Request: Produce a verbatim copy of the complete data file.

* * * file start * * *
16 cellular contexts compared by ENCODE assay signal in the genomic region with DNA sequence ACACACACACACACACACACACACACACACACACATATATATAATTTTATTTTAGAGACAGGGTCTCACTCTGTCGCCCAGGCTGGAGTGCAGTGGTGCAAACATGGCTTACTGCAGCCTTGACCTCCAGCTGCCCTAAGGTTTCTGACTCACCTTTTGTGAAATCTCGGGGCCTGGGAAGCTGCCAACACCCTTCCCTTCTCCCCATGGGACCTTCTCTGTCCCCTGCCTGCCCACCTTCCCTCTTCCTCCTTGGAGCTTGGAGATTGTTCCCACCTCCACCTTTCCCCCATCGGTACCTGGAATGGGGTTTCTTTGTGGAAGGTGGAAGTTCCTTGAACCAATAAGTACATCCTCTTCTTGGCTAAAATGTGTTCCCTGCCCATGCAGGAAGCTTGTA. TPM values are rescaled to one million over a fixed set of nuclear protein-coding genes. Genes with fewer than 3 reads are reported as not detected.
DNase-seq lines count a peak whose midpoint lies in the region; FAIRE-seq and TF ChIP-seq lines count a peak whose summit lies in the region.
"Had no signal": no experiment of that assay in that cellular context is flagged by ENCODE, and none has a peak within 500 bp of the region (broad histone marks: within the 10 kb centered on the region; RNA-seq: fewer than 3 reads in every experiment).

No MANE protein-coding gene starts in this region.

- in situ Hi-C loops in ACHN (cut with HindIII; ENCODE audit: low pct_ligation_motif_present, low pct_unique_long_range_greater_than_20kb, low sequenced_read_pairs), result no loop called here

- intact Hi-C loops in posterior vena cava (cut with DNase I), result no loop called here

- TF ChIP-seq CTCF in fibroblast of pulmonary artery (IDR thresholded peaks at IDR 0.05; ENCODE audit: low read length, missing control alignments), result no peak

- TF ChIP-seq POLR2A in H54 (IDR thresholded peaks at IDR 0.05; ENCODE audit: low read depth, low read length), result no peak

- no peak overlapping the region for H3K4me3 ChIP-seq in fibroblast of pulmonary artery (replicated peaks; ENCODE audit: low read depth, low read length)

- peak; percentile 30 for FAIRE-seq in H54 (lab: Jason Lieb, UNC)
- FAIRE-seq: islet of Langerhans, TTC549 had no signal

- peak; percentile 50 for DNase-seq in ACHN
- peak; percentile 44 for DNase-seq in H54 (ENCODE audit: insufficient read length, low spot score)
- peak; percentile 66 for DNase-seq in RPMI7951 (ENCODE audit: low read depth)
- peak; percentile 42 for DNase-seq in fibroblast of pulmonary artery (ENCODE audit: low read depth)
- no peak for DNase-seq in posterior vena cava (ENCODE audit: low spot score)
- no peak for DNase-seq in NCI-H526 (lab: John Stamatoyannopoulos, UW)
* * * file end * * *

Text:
16 cellular contexts compared by ENCODE assay signal in the genomic region with DNA sequence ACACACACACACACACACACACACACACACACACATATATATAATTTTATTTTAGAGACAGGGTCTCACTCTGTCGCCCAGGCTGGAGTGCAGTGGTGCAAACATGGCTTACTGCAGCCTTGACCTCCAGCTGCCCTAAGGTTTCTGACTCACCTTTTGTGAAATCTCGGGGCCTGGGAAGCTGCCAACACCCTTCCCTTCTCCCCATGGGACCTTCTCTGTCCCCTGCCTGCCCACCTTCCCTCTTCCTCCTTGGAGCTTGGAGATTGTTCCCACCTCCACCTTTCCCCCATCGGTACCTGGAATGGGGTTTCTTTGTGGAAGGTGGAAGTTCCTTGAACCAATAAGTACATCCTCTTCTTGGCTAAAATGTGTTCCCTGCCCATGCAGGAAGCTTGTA. TPM values are rescaled to one million over a fixed set of nuclear protein-coding genes. Genes with fewer than 3 reads are reported as not detected.
DNase-seq lines count a peak whose midpoint lies in the region; FAIRE-seq and TF ChIP-seq lines count a peak whose summit lies in the region.
"Had no signal": no experiment of that assay in that cellular context is flagged by ENCODE, and none has a peak within 500 bp of the region (broad histone marks: within the 10 kb centered on the region; RNA-seq: fewer than 3 reads in every experiment).

No MANE protein-coding gene starts in this region.

- in situ Hi-C loops in ACHN (cut with HindIII; ENCODE audit: low pct_ligation_motif_present, low pct_unique_long_range_greater_than_20kb, low sequenced_read_pairs), result no loop called here

- intact Hi-C loops in posterior vena cava (cut with DNase I), result no loop called here

- TF ChIP-seq CTCF in fibroblast of pulmonary artery (IDR thresholded peaks at IDR 0.05; ENCODE audit: low read length, missing control alignments), result no peak

- TF ChIP-seq POLR2A in H54 (IDR thresholded peaks at IDR 0.05; ENCODE audit: low read depth, low read length), result no peak

- no peak overlapping the region for H3K4me3 ChIP-seq in fibroblast of pulmonary artery (replicated peaks; ENCODE audit: low read depth, low read length)

- peak; percentile 30 for FAIRE-seq in H54 (lab: Jason Lieb, UNC)
- FAIRE-seq: islet of Langerhans, TTC549 had no signal

- peak; percentile 50 for DNase-seq in ACHN
- peak; percentile 44 for DNase-seq in H54 (ENCODE audit: insufficient read length, low spot score)
- peak; percentile 66 for DNase-seq in RPMI7951 (ENCODE audit: low read depth)
- peak; percentile 42 for DNase-seq in fibroblast of pulmonary artery (ENCODE audit: low read depth)
- no peak for DNase-seq in posterior vena cava (ENCODE audit: low spot score)
- no peak for DNase-seq in NCI-H526 (lab: John Stamatoyannopoulos, UW)